The three articles relating to pharmaceutical policies are very informative and reflective of how far we have come regarding the availability of essential drugs in particular for HIV/AIDS in developing countries. Yet many of the issues regarding costs, availability, generics, continue to be works in progress.
Research & Development is costly, risky, and time consuming for the pharmaceutical companies. The approval process of promising clinical trial drug can take as long as 10-15 years and in the end the drug may prove to be a failure. The costs of these failures are always passed on to the consumers (patient/insurance companies, country/government doing the purchasing).
According to a Consumer Watchdog website, the top 10 pharmaceutical companies took in a total of $293 billion in global sales in the year 2003 the last year for which figures were available. During the same time period these companies spent $37.9 billion on research and development or 13% of sales and $96.4 billion or 33% of sales for marketing and administrative costs! Is this really necessary? In the age of computer technology would a simple web site and IT manager not be sufficient.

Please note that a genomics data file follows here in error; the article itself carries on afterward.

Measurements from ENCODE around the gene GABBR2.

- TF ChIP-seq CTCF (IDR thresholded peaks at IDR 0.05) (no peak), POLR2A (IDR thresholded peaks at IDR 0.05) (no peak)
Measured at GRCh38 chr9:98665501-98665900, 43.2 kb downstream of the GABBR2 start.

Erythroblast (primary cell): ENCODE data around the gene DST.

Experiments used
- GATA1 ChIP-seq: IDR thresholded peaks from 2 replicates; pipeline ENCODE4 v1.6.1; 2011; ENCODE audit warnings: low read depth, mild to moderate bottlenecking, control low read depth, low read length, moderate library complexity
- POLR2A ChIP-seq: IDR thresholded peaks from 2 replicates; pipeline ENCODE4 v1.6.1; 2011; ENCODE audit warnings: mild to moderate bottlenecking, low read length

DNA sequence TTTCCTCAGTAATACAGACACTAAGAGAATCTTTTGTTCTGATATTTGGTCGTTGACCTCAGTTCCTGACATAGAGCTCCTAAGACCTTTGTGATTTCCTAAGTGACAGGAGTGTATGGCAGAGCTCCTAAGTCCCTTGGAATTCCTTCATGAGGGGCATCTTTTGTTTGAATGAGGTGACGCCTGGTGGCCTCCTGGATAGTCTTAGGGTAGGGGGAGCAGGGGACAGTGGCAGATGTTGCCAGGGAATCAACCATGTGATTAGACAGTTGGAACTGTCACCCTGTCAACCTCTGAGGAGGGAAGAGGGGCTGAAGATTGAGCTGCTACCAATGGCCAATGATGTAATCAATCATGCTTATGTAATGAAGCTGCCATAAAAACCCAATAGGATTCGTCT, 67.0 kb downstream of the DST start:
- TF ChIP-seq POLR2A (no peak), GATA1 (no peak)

Suggestions to consider: As was done with the tobacco industry, would it not be beneficial to restrict advertisement to specialized medical journals or trade publications. Should such pharmaceuticals companies who advertise be taxed with the revenues going back to their R&D division or providing compensation to various developing countries?